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How to conduct a one-on-one interview: Advantages, questions to ask, and traits to look for

Each organization’s hiring process is a little different, but the one-on-one interview will always play a pivotal role. It’s often your best opportunity for digging deeper, confirming behavioral traits, and generally gaining reassurance about a candidate. 

The job interview alone isn’t your only tool in hiring top talent; good job descriptions and a streamlined system for attracting talent are just as important. But when it does come time for the one-to-one interview (or interviews), you’ll want to narrow your focus with the interviewee.

That means knowing what behavioral traits you’re looking for in the role, what questions to prioritize, and how to read the body language of the job seeker in a face-to-face interview. It’s no silver bullet, by any means, but the one-to-one dynamic can help you break candidate ties and make a habit of nailing the hire—if you have your system down. 

In this post, we’ll walk through the little things that can help you nail this critical stage in the interview process.

Here’s what we’ll cover:

  • What is a one-on-one interview?
  • One-on-one interview questions to ask
  • One-on-one interview tips
  • One-on-one interview advantages and disadvantages

What is a one-on-one interview?

The one-on-one interview is specifically designed to evaluate a candidate’s demeanor, behavioral traits, and potential fit within a team or alongside a particular person. As a form of qualitative research, one-on-one interviews are most effective when they’re conducted by someone who will work directly with the candidate, and, ideally, when applying strategic interview questions

There are a number of reasons you might prefer the one-on-one format, but the most common is simple: You tend to get more information out of the conversation, and it’s easier to stay on track. A group interview might keep a candidate on their toes, but it’s also more prone to tangents and questions that don’t prompt the responses you need. In other words, one-on-one interviews can be more efficient—when done right.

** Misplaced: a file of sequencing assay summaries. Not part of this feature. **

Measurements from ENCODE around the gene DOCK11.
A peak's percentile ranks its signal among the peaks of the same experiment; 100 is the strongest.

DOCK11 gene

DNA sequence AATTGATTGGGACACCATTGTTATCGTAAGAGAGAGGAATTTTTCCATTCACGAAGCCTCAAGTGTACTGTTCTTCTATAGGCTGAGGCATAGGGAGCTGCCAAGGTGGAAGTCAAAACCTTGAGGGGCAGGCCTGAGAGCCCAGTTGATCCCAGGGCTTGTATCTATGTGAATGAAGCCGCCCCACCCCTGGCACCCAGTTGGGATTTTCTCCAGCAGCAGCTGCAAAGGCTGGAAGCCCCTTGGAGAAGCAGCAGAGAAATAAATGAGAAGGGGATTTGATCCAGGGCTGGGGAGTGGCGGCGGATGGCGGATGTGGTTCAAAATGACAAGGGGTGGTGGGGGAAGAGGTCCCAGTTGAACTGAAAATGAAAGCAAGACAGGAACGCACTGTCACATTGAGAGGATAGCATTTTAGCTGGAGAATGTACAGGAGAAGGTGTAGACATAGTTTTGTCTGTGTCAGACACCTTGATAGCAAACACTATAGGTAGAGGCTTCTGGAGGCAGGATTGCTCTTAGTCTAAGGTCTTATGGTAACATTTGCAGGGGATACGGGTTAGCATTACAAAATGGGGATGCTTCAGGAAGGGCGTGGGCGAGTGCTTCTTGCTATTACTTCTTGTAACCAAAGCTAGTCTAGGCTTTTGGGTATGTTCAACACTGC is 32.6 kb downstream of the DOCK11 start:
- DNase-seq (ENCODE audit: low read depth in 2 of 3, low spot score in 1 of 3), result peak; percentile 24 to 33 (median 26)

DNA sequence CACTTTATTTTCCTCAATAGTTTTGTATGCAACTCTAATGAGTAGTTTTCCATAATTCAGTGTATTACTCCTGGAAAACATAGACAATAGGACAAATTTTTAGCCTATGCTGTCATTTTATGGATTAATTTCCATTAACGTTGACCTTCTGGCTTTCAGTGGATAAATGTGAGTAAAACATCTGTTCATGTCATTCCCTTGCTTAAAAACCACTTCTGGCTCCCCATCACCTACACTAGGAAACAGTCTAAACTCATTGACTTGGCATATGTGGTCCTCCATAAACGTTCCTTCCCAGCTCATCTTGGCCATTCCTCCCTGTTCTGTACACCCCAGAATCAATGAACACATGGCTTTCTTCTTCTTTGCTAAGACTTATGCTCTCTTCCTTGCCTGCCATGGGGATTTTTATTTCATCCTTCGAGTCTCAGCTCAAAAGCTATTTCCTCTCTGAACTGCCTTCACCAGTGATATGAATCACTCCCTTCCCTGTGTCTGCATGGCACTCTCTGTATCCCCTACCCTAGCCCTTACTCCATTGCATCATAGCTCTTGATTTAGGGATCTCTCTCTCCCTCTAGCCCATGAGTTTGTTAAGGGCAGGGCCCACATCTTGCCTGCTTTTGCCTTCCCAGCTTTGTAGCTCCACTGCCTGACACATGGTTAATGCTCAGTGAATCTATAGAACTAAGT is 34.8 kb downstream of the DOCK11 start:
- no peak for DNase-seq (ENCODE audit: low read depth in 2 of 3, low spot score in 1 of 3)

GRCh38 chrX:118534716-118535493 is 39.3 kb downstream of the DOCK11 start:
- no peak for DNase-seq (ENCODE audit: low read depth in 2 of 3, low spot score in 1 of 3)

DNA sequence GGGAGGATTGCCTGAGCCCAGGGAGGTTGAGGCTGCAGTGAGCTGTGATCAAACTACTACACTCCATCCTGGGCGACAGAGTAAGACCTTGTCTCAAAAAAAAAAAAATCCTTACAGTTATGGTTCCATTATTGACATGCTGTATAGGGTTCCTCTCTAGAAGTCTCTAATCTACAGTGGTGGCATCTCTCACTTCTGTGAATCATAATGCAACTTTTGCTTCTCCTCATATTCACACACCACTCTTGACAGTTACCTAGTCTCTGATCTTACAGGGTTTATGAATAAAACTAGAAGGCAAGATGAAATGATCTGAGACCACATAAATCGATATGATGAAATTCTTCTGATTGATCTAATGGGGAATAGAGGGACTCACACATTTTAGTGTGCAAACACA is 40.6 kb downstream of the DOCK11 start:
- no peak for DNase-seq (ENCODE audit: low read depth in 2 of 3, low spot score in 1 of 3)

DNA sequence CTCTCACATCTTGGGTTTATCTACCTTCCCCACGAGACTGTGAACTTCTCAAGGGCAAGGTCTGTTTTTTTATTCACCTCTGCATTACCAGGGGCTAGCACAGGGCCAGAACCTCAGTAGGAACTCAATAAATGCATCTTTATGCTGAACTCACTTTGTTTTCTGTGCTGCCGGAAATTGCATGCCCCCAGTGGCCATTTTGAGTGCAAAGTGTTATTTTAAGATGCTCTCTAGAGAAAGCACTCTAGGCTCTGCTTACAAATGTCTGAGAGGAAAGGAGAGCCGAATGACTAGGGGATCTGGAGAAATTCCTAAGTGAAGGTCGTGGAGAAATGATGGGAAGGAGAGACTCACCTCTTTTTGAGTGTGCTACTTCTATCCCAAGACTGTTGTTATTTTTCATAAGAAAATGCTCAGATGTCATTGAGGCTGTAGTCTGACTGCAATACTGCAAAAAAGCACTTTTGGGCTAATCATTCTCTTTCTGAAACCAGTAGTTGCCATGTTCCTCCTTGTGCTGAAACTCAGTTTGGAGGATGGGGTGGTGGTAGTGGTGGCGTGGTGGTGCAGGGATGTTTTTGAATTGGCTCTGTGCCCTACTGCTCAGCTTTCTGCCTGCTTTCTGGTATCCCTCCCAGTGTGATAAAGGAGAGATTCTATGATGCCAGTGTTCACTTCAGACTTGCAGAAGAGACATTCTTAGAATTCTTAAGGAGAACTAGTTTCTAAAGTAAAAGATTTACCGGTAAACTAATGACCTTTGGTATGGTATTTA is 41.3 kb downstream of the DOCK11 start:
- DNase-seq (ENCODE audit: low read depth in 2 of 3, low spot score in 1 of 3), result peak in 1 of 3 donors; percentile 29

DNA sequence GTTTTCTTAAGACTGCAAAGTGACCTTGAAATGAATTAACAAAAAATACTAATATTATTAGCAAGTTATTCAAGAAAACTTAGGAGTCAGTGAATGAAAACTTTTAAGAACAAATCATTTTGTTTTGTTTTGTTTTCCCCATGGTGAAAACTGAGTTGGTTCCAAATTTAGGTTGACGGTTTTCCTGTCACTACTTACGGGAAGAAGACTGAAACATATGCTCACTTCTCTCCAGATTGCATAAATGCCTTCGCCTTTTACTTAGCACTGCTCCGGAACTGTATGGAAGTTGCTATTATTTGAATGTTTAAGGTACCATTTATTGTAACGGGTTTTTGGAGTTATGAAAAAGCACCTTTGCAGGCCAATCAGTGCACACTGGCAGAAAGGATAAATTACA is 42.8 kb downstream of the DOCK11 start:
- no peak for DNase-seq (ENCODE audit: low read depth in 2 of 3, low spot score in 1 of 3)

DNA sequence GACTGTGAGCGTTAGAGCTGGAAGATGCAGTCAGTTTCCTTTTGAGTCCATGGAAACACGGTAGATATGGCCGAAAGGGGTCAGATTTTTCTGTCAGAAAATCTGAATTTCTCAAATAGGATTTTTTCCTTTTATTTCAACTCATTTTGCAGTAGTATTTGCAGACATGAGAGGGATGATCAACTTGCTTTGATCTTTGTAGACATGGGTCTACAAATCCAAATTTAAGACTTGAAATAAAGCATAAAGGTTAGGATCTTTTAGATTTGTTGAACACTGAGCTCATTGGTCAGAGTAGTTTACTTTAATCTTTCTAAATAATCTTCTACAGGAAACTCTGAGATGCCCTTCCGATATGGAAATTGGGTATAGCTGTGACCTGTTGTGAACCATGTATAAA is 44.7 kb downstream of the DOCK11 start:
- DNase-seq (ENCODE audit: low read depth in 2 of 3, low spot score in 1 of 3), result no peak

To get the most out of the exercise, it’s on the interviewer to be economical with the questions they ask, and to offer follow-up questions at the correct intervals. Otherwise, the efficiency advantage is negated. 

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One-on-one interview questions to ask

The role the interviewee is vying for will dictate much of your interviewing technique. But as a skilled interviewer, there are still some fallbacks you can employ with any candidate, as well as behavioral questions you can use when you’re seeking a particular profile for a role. 

Let’s start with a few general questions you’ll want to hear most any candidate answer:

  • In the past, how did you address conflict with a coworker?
  • Can you tell me about a time you faced adversity, and how you handled it?
  • How do you manage competing priorities or requests?

Each of these questions lends itself to organic follow-ups, unlike generic yet often-employed standbys like, “What would you say is your biggest weakness?” 

Let’s say you’re looking for a candidate who aligns with a certain behavioral profile. You need someone with a high patience drive—a steadying presence who can stay even-keeled amid shifting priorities, and balance some innovative but freewheeling teammates. 

Example one-on-one interview questions

To probe for these behavioral traits, you might ask:

  • How do you hold yourself and others accountable to stated goals/deliverables?
  • How do you organize your daily or weekly priorities?
  • What might warrant a re-evaluation of those priorities? 
  • When is it appropriate to deviate from the plan?

The candidate can’t necessarily prepare canned responses when your interview questions are more behavioral (and sequential) like the above. You’ll also see how well their answers align with the ideal behavioral traits needed for the role and team

One-on-one interview tips

The onus is on the interviewer to be both flexible and keenly observant in a one-one-one scenario. You can’t divvy up responsibilities the way you might in a panel interview. It’s important hiring managers, recruiters, and anyone else involved know how to conduct a remote interview, too. The two-on-one video interview dynamic is much different from the one-to-one.